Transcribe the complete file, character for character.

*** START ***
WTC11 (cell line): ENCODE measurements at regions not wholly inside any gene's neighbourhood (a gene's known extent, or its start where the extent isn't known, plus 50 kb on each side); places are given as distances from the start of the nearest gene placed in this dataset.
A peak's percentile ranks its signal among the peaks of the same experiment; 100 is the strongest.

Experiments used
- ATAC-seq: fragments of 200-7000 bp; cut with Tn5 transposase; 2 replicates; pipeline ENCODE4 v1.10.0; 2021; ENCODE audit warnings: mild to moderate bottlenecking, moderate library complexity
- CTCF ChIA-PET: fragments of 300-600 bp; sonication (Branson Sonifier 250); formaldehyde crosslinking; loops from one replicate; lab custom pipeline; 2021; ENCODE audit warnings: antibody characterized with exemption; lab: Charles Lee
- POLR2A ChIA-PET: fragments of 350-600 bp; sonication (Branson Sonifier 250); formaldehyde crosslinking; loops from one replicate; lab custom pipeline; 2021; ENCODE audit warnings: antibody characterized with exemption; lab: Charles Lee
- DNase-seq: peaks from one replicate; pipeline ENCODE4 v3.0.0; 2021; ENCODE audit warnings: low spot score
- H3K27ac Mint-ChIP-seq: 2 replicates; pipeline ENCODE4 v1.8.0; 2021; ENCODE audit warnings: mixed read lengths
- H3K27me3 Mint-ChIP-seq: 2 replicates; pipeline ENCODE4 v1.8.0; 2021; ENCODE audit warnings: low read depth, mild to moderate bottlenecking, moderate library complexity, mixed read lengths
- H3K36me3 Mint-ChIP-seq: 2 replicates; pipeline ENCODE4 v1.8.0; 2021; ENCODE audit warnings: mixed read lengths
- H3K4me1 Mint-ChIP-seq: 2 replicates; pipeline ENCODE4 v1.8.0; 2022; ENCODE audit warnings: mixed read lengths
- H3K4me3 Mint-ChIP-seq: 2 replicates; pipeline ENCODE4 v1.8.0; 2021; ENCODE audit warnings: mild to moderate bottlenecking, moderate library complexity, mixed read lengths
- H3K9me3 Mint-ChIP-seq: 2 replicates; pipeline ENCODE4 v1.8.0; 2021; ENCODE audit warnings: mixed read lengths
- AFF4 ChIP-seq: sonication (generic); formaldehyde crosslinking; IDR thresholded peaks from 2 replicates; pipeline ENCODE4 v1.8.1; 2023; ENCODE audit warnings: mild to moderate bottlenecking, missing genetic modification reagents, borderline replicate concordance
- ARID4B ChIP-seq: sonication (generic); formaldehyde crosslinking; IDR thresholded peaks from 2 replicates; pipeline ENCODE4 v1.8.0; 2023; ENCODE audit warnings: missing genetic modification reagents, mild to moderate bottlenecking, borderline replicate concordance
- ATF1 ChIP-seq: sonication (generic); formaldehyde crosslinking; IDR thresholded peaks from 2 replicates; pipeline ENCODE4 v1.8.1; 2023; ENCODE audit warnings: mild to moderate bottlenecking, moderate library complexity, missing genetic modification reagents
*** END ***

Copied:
WTC11 (cell line): ENCODE measurements at regions not wholly inside any gene's neighbourhood (a gene's known extent, or its start where the extent isn't known, plus 50 kb on each side); places are given as distances from the start of the nearest gene placed in this dataset.
A peak's percentile ranks its signal among the peaks of the same experiment; 100 is the strongest.

Experiments used
- ATAC-seq: fragments of 200-7000 bp; cut with Tn5 transposase; 2 replicates; pipeline ENCODE4 v1.10.0; 2021; ENCODE audit warnings: mild to moderate bottlenecking, moderate library complexity
- CTCF ChIA-PET: fragments of 300-600 bp; sonication (Branson Sonifier 250); formaldehyde crosslinking; loops from one replicate; lab custom pipeline; 2021; ENCODE audit warnings: antibody characterized with exemption; lab: Charles Lee
- POLR2A ChIA-PET: fragments of 350-600 bp; sonication (Branson Sonifier 250); formaldehyde crosslinking; loops from one replicate; lab custom pipeline; 2021; ENCODE audit warnings: antibody characterized with exemption; lab: Charles Lee
- DNase-seq: peaks from one replicate; pipeline ENCODE4 v3.0.0; 2021; ENCODE audit warnings: low spot score
- H3K27ac Mint-ChIP-seq: 2 replicates; pipeline ENCODE4 v1.8.0; 2021; ENCODE audit warnings: mixed read lengths
- H3K27me3 Mint-ChIP-seq: 2 replicates; pipeline ENCODE4 v1.8.0; 2021; ENCODE audit warnings: low read depth, mild to moderate bottlenecking, moderate library complexity, mixed read lengths
- H3K36me3 Mint-ChIP-seq: 2 replicates; pipeline ENCODE4 v1.8.0; 2021; ENCODE audit warnings: mixed read lengths
- H3K4me1 Mint-ChIP-seq: 2 replicates; pipeline ENCODE4 v1.8.0; 2022; ENCODE audit warnings: mixed read lengths
- H3K4me3 Mint-ChIP-seq: 2 replicates; pipeline ENCODE4 v1.8.0; 2021; ENCODE audit warnings: mild to moderate bottlenecking, moderate library complexity, mixed read lengths
- H3K9me3 Mint-ChIP-seq: 2 replicates; pipeline ENCODE4 v1.8.0; 2021; ENCODE audit warnings: mixed read lengths
- AFF4 ChIP-seq: sonication (generic); formaldehyde crosslinking; IDR thresholded peaks from 2 replicates; pipeline ENCODE4 v1.8.1; 2023; ENCODE audit warnings: mild to moderate bottlenecking, missing genetic modification reagents, borderline replicate concordance
- ARID4B ChIP-seq: sonication (generic); formaldehyde crosslinking; IDR thresholded peaks from 2 replicates; pipeline ENCODE4 v1.8.0; 2023; ENCODE audit warnings: missing genetic modification reagents, mild to moderate bottlenecking, borderline replicate concordance
- ATF1 ChIP-seq: sonication (generic); formaldehyde crosslinking; IDR thresholded peaks from 2 replicates; pipeline ENCODE4 v1.8.1; 2023; ENCODE audit warnings: mild to moderate bottlenecking, moderate library complexity, missing genetic modification reagents